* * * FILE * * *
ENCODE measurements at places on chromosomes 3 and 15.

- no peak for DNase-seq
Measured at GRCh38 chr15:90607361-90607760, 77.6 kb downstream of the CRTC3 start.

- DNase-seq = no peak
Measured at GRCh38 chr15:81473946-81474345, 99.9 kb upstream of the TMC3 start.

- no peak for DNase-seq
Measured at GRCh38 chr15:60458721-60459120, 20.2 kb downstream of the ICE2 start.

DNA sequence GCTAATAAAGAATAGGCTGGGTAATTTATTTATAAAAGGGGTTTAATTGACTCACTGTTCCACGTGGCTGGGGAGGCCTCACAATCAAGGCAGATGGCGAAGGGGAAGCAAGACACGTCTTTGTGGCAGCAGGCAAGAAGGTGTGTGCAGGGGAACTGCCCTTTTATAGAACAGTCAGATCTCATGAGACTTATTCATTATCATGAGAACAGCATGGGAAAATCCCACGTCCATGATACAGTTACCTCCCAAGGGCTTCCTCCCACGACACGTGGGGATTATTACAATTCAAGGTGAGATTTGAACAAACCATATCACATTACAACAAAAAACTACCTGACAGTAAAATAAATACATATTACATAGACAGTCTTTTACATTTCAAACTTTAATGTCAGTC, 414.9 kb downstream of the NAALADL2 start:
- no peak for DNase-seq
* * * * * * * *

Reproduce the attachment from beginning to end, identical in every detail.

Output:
ENCODE measurements at places on chromosomes 3 and 15.

- no peak for DNase-seq
Measured at GRCh38 chr15:90607361-90607760, 77.6 kb downstream of the CRTC3 start.

- DNase-seq = no peak
Measured at GRCh38 chr15:81473946-81474345, 99.9 kb upstream of the TMC3 start.

- no peak for DNase-seq
Measured at GRCh38 chr15:60458721-60459120, 20.2 kb downstream of the ICE2 start.

DNA sequence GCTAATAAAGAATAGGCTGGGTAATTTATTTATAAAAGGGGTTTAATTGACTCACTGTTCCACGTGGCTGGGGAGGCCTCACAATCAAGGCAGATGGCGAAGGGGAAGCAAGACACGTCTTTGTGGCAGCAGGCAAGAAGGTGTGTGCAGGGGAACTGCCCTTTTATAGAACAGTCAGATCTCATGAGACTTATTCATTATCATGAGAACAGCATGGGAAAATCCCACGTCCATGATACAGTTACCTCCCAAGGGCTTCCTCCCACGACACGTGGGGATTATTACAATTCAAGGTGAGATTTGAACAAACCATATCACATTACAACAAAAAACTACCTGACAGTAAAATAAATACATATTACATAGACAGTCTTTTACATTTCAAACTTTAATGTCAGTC, 414.9 kb downstream of the NAALADL2 start:
- no peak for DNase-seq